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I am with Ampa. I use the ribbon, and have since day one. Instead of forcing myself to use something old, I find myself pushing to new technologies and concepts and am often happy with the results. This has been the case with the ribbon. It helps me learn shortcuts to make myself more productive. I have learned many more shortcuts, exposed new features I never knew were there, and overall be far more useful when it comes to operating MS Office.

I have never once purchased a full-priced copy of Office and I probably never will. Many home users do not need to purchase it as it will either come pre-loaded on a system with a version that is good enough for them, or they will get it from work or their educational institution. My two copies of office 2010 ran me a total of 80 bucks (Professional edition).

Also like Ampa, I find myself unable to switch to other competitors products because they feel old, clunky and nowhere near as polished. The menu driven system, or desire to use it I should say, is gone for me. The ribbon, with it's auto-hide feature, is the wave of the future and I try and show everyone I meet just how useful it can be once you figure out what it can do.

Perry Mowbray

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I could be with both of you... but I've never used the ribbon -- but it's showing up in other applications now too. I certainly don't have anything against it per se, and my basic instincts are not entirely happy when people refuse to adapt. But as I say, I've not tried it (at work we're still many years behind).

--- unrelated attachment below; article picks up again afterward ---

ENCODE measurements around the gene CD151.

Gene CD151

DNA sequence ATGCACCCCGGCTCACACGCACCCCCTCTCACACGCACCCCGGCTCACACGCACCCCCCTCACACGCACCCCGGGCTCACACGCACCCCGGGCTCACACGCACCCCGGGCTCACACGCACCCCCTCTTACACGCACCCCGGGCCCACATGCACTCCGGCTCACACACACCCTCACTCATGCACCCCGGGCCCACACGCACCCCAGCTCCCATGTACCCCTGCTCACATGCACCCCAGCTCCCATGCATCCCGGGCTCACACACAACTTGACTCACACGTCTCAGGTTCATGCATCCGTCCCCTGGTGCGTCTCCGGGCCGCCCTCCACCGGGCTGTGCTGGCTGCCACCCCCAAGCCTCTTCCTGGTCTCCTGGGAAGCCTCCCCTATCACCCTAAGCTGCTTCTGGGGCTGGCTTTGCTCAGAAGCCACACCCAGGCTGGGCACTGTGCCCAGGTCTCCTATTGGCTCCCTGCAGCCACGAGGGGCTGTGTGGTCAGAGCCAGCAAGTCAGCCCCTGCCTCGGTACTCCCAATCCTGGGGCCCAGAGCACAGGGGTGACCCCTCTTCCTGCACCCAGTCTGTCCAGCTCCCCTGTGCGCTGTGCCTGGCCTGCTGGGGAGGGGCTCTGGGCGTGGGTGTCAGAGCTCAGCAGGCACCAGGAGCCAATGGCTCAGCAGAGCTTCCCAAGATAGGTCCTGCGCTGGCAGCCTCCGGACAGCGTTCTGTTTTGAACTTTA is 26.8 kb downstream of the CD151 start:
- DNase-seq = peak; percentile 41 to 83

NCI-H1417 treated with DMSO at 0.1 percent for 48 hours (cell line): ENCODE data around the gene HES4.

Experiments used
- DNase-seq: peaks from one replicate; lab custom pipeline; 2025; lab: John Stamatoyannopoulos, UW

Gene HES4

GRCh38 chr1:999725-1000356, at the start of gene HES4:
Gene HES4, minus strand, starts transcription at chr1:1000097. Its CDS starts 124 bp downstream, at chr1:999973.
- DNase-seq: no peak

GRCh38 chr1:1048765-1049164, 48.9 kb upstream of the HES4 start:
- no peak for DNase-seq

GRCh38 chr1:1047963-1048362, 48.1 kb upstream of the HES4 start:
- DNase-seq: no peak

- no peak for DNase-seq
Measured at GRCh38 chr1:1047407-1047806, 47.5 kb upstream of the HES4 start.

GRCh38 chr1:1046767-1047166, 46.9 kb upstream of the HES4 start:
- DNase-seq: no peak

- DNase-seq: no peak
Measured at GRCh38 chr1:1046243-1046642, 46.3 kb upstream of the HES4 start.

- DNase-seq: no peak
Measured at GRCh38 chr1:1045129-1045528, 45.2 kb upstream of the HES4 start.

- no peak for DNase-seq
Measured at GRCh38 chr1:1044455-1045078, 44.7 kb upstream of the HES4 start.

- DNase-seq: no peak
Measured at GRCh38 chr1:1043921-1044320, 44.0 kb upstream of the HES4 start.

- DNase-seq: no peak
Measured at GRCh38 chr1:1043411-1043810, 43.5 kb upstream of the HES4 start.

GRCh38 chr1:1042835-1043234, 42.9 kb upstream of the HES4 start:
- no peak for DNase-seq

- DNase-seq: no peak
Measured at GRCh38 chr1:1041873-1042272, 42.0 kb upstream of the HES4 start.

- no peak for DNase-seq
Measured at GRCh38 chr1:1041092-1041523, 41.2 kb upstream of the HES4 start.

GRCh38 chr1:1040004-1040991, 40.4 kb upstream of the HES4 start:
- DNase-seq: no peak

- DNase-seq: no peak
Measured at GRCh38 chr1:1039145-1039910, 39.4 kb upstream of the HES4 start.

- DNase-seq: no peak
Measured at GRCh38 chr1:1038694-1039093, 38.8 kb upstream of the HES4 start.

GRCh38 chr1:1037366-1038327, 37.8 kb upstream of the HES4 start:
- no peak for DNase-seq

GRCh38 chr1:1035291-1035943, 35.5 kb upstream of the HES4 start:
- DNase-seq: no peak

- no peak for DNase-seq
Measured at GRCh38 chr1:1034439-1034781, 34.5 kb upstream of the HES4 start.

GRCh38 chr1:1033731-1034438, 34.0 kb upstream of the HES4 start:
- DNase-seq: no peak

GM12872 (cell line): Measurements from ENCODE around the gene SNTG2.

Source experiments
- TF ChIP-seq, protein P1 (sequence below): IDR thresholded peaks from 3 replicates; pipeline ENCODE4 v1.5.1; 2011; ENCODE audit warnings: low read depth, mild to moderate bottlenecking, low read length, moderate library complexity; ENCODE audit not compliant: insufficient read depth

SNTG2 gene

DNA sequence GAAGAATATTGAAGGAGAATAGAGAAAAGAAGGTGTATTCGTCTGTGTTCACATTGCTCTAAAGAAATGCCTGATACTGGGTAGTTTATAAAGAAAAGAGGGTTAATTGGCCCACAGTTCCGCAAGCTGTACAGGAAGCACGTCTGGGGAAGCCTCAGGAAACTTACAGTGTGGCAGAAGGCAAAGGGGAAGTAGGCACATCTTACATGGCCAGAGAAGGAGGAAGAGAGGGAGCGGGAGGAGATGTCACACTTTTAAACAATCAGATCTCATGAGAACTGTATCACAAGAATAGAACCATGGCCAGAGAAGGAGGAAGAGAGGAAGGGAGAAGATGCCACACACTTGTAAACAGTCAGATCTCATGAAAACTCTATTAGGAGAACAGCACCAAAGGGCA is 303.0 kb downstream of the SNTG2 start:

40hz

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+1 for Softperfect Softmaker (see next comment) Office if you need easy no-brainer file compatibility or a decent spreadsheet alternative. If you just need wordprocessing there are several very good alternatives available that won't require you to get involved with heavy horses such as OpenOffice or Symphony.

I personally think Microsoft's move to discontinue upgrade pricing is yet another example of the recent trend of lowering customer expectations some big companies are starting to engage in. The new message (data caps, no free anything anymore, usage restrictions, gag clauses) is: Don't expect too much - and be grateful for what you do get.

It's worked for banks for years. And it depends on the power of inertia. Basically you make it such a real or imagined hassle to switch what you're using that the average person won't. That's why people very reluctantly change banks no matter how expensive the fees or how shoddy their service. It's also why all the perks and deals are only offered to new customers.

Sad state of affairs.

And these same American businesses wonder why the rest of the world is starting to look elsewhere?

      

 

« Last Edit: July 23, 2010, 10:34:42 AM by 40hz »

tomos

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+1 for Softperfect Office

I presume that's +1 for SoftMaker Office . . .


And these same American businesses wonder why the rest of the world is starting to look elsewhere?

hopefully rest of world will keep them on their toes (eventually)
Tom

40hz

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^ yes it is.

I have never been able to get that name straight.  :-[

Thx for pointing it out. :Thmbsup:

Lutz_

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The ribbon offers several buttons that are bigger than before - wow!; it also asks you to find more detailed tools behind some rather clumsy and non-intuitive folding out menu structures etc..